Central Florida parents weighing learning options as mask debate continues

FILE - First-grader Alexey seen during an online lesson. (Igor Golovniov/SOPA Images/LightRocket via Getty Images)

Safety in the classroom is at the forefront of parents' minds as the school year rapidly approaches. 

Many counties are keeping optional masking protocols even after the U.S. Centers for Disease Control and Prevention recommended to mask all students in K-12 classrooms. This has parents contemplating their options. 

"If you re-implement mask mandates we will not be sending our students to school," said Michelle Manella. 

Those words were echoed through the chambers at last night’s Seminole County School Board meeting as well as other school board meetings held that same night. Parents in Orange County on both sides of the masking debate were threatening to pull their students from class depending on what the board decides. 

Parents who do so will have to use Orange County’s Virtual School program as OCPS has removed distance learning.

"However it may be an opportunity for teachers to voluntarily turn on their camera and their sound so that Johnny who is at home with the flu or with COVID can listen," said Orange County School Superintendent Barbara Jenkins. "He won’t be instructed directly but there may be an opportunity that if that teacher will voluntarily do so to allow students to listen in on class."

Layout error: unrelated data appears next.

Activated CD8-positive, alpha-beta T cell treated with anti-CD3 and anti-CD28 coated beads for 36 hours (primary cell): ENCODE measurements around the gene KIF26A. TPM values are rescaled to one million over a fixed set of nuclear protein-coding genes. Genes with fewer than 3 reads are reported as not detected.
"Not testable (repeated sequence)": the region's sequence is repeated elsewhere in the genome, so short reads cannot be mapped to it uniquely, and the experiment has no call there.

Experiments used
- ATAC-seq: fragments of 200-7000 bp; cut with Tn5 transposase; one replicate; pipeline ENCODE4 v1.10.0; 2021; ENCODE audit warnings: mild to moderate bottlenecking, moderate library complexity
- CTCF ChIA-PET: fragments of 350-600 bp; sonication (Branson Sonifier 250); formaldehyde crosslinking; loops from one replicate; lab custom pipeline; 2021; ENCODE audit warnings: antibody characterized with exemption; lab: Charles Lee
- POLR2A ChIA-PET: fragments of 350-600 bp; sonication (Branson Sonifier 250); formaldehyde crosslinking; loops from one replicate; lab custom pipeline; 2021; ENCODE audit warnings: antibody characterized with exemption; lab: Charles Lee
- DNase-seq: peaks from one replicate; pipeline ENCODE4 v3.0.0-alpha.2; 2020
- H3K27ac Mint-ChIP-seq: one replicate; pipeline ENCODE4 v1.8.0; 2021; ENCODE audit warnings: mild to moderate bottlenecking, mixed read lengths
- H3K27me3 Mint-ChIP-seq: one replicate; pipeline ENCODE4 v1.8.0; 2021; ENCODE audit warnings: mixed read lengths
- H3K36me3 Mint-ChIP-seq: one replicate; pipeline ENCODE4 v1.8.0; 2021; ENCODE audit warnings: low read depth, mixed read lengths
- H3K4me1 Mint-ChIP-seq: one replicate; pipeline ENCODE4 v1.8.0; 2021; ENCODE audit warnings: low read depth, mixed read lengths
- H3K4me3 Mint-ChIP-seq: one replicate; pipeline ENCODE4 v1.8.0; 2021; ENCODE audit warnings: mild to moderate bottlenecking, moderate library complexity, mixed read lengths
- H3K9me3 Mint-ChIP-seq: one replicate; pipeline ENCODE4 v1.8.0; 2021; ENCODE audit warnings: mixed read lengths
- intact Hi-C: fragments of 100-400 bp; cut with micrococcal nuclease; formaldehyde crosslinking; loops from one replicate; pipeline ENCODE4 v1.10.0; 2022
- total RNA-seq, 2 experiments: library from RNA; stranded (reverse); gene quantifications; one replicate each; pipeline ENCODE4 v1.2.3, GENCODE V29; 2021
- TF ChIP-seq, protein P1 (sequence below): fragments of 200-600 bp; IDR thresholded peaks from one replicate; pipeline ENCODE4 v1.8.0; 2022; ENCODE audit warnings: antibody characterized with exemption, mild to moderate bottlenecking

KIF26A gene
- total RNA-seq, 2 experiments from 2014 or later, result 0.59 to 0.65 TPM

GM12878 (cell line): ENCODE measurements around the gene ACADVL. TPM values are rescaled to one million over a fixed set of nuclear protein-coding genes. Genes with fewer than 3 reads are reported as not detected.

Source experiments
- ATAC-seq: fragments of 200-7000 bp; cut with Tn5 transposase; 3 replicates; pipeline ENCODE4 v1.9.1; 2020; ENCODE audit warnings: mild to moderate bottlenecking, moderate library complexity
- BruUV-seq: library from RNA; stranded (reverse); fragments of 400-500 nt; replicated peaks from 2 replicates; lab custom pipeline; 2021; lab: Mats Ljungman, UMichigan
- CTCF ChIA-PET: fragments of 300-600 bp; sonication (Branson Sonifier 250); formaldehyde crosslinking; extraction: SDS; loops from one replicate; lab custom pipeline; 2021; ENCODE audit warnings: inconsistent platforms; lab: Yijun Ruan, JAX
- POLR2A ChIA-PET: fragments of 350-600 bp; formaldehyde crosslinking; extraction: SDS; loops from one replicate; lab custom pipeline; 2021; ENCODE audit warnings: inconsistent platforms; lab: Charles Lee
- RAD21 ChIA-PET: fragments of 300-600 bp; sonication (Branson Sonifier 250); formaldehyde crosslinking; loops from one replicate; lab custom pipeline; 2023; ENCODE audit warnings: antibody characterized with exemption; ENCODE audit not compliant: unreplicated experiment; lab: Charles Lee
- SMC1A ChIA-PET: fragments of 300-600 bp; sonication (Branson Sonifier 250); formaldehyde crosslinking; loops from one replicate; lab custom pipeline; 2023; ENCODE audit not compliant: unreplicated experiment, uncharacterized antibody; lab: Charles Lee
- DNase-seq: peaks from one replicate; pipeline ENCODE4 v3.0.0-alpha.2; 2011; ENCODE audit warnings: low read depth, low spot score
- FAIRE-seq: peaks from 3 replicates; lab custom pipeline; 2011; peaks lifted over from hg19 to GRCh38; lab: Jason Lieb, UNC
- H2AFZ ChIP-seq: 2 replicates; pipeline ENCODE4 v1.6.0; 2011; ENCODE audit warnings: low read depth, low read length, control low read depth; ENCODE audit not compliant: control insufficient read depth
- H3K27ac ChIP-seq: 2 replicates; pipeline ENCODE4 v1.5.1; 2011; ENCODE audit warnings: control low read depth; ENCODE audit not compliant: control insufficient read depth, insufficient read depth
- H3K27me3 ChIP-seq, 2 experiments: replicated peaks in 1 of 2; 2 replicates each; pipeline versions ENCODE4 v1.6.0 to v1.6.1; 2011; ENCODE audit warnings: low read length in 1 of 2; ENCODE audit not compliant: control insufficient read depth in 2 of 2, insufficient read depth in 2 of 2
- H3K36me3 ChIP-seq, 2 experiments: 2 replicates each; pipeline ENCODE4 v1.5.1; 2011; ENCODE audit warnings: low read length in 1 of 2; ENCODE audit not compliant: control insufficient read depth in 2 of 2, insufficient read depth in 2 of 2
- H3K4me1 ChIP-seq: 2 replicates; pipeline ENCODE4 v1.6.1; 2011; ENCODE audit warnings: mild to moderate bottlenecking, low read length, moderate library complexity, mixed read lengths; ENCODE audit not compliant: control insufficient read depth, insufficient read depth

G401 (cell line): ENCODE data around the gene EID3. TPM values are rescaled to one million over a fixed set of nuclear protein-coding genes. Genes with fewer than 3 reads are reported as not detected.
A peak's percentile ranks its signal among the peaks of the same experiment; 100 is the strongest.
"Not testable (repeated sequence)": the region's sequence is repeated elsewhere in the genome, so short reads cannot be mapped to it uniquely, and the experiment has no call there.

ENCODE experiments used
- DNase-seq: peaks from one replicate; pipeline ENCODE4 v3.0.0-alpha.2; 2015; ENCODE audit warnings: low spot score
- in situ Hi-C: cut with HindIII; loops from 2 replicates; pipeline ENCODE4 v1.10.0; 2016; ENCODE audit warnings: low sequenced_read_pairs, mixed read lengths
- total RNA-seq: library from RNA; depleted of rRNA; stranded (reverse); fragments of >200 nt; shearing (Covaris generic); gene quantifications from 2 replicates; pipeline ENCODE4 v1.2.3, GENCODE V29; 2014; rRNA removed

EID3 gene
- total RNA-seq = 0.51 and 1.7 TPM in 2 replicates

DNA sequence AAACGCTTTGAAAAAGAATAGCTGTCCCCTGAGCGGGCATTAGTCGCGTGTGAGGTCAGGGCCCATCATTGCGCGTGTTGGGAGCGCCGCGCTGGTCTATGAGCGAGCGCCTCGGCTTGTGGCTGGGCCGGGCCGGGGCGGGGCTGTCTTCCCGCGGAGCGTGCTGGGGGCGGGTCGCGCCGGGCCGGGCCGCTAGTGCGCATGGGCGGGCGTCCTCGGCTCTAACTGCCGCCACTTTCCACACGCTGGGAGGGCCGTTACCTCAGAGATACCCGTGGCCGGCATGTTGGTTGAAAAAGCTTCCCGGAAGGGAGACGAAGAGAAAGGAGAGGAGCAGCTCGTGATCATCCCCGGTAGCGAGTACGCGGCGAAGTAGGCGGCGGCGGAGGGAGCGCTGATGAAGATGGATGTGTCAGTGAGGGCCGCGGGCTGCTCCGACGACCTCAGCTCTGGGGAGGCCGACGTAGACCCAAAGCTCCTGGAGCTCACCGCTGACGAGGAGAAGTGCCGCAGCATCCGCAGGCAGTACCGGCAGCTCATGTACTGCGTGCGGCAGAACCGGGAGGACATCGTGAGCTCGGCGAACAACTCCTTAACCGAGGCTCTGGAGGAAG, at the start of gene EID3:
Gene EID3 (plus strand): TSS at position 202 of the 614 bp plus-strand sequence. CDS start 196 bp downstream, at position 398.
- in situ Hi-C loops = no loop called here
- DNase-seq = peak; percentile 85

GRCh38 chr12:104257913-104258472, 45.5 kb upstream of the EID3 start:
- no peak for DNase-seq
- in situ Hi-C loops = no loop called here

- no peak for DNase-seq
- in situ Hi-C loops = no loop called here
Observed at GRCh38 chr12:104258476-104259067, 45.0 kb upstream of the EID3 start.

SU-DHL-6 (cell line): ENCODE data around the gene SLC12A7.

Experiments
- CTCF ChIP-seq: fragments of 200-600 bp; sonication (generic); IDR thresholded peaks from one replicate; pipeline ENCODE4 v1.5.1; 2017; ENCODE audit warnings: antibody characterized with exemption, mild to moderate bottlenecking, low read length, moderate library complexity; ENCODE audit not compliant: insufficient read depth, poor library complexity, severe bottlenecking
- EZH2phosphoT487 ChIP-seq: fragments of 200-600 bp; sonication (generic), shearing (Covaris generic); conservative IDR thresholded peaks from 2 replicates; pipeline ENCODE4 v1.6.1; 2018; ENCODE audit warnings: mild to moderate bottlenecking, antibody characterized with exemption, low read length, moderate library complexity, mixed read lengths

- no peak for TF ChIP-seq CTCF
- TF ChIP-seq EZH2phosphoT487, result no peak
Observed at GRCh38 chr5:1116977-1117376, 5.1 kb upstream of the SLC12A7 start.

The Orange County Classroom Teachers Association said something like that has not been agreed upon, and with the hybrid model removed from the curriculum as well as other safety measures, teachers fear there are no backup plans in case of an outbreak.

"With 200,000 students returning to face-to-face, no mask and no social distancing guidelines, it would seem like the whole class would have to be quarantined," said President of the Orange County Classroom Teachers Association Wendy Doromal. 

If a whole class is out, OCPS says that a student could be taught virtually by their instructor. Although, the teachers association said that there are no longer any agreed-upon guidelines to offer teachings to those quarantined students, and rather make-up work will be their only option to catch up.

"Before the pandemic, if the child had an operation or gotten sick they would do make-up work and I know the teachers will work with parents and students to make that happen but it will not be through a camera," said Doromal. 

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